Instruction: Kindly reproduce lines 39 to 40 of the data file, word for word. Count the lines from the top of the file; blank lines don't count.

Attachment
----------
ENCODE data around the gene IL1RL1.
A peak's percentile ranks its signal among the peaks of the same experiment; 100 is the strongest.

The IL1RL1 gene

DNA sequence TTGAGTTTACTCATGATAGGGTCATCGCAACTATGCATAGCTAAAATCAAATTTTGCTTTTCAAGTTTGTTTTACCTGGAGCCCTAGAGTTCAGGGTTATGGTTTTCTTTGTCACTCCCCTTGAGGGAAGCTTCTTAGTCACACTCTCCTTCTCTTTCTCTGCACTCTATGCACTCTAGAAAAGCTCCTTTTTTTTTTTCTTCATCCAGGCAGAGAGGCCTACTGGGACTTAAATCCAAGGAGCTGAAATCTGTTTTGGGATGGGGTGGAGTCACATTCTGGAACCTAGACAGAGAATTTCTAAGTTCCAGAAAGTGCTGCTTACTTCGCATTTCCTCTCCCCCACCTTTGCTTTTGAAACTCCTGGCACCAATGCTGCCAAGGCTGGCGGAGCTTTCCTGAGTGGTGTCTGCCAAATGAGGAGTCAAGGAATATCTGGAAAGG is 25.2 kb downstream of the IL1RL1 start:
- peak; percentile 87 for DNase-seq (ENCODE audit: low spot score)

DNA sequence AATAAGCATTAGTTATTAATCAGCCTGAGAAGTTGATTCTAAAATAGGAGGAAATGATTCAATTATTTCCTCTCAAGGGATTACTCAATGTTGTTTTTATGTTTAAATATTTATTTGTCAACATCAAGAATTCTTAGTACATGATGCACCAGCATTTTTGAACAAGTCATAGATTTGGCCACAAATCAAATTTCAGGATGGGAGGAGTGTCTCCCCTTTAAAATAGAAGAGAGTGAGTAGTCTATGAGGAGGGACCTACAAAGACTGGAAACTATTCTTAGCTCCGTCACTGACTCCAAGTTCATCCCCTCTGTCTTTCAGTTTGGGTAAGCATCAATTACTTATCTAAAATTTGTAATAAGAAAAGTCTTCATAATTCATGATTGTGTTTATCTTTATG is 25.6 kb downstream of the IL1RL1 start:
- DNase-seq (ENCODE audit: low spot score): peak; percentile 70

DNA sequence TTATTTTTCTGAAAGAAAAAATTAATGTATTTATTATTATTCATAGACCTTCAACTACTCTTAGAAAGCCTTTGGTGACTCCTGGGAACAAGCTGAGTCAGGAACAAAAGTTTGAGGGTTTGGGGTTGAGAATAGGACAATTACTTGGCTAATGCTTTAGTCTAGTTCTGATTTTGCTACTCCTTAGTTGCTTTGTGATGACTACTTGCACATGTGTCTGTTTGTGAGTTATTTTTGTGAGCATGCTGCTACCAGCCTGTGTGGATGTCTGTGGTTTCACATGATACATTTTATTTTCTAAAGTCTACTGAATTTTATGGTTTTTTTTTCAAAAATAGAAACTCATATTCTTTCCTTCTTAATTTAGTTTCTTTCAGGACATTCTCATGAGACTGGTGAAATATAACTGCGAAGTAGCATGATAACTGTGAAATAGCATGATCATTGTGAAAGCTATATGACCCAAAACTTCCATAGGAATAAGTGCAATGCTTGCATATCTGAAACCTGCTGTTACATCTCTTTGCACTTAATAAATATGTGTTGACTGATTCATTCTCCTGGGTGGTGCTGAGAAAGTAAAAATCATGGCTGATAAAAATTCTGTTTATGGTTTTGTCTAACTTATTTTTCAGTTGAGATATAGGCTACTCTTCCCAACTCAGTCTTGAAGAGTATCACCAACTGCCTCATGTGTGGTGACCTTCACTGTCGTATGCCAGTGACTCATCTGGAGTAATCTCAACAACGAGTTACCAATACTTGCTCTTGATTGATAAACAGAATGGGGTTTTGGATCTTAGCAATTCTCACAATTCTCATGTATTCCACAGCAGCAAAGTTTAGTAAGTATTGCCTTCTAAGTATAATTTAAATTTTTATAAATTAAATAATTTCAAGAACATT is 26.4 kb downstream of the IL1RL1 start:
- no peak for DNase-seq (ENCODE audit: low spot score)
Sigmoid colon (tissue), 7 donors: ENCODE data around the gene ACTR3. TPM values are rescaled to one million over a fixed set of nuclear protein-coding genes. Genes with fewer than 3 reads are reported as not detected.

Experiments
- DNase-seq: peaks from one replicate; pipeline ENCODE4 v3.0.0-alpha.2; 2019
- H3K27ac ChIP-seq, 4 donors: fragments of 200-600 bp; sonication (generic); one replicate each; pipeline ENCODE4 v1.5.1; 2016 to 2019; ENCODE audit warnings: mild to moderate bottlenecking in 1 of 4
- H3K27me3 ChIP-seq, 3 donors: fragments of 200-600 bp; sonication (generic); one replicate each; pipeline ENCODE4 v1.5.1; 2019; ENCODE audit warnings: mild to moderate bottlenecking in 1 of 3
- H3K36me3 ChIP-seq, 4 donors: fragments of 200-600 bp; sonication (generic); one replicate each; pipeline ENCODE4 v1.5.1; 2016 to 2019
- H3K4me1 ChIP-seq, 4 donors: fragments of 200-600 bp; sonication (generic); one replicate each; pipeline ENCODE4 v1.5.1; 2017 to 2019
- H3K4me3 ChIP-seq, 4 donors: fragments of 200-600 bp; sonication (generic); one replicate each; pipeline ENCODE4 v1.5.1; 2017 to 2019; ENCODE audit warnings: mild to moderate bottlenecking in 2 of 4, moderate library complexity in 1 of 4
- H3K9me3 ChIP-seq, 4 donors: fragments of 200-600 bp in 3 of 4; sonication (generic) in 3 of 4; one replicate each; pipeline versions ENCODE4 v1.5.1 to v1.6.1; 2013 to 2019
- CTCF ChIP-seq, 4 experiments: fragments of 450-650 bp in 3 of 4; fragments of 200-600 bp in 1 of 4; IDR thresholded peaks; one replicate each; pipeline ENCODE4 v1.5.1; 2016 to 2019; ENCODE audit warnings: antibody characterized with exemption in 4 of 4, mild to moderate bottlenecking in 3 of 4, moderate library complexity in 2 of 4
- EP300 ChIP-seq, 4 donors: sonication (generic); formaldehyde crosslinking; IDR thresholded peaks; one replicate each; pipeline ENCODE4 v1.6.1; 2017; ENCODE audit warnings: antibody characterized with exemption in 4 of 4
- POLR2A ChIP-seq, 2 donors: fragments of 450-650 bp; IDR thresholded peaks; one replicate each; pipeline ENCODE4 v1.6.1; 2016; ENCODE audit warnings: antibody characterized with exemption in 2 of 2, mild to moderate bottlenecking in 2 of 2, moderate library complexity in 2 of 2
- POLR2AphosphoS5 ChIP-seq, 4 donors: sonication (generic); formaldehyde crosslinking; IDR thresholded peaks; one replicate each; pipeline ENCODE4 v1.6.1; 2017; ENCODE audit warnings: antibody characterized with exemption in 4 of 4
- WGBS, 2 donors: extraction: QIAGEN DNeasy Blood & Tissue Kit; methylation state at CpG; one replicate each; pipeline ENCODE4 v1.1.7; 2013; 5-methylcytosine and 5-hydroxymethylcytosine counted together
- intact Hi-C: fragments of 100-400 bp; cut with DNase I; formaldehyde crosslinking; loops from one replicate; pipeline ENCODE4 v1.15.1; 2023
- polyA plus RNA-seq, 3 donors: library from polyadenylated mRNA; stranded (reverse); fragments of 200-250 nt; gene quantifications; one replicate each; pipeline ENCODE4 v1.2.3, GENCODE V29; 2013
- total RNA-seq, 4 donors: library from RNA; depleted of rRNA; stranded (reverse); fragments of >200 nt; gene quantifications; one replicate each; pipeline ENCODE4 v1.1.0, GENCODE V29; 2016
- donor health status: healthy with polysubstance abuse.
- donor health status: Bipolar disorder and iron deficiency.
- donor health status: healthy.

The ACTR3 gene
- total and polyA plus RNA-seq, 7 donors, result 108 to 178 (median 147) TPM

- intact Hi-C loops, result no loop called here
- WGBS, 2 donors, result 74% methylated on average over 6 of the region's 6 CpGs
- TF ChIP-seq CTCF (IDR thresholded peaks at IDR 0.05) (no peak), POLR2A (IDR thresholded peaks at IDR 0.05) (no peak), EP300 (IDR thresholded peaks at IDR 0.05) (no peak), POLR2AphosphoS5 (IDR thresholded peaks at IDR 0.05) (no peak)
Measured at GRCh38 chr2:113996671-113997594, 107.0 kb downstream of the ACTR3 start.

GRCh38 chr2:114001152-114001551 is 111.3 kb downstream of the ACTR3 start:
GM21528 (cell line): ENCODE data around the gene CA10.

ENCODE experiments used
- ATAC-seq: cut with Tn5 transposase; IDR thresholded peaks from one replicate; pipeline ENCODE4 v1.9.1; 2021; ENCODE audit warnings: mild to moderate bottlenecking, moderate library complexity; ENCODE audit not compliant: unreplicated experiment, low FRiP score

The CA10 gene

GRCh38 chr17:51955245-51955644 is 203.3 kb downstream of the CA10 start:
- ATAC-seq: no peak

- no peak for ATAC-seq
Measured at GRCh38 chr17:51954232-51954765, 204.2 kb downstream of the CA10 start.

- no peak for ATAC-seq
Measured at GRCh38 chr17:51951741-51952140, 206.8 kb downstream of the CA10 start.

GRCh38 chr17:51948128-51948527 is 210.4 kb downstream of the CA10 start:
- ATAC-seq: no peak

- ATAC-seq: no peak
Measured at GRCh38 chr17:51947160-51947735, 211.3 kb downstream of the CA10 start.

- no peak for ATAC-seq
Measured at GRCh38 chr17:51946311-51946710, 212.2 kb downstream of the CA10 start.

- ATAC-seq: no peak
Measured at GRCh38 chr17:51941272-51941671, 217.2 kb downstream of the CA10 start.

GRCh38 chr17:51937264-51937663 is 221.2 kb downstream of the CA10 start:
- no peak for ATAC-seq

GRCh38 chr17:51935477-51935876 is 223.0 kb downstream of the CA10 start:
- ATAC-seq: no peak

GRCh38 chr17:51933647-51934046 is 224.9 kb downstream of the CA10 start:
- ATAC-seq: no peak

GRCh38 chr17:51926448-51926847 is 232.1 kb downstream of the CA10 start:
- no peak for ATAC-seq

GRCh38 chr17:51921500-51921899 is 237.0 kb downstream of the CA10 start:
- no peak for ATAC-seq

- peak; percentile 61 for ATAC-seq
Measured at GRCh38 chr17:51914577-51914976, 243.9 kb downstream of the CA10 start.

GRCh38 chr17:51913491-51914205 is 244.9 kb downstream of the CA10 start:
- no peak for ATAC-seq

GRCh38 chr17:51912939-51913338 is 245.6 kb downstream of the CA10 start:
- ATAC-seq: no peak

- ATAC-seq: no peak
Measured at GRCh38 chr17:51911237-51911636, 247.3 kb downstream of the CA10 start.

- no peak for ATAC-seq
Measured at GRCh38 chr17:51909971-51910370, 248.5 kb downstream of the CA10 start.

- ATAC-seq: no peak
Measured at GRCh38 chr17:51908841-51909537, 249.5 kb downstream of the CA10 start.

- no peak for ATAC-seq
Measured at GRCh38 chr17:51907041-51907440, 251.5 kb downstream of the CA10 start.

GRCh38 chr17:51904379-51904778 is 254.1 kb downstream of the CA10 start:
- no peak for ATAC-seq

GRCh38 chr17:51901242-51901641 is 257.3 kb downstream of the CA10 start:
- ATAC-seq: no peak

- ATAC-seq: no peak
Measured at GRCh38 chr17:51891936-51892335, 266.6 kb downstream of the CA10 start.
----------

- ATAC-seq: cut with Tn5 transposase; IDR thresholded peaks from one replicate; pipeline ENCODE4 v1.9.1; 2021; ENCODE audit warnings: mild to moderate bottlenecking, moderate library complexity; ENCODE audit not compliant: unreplicated experiment, low FRiP score

The CA10 gene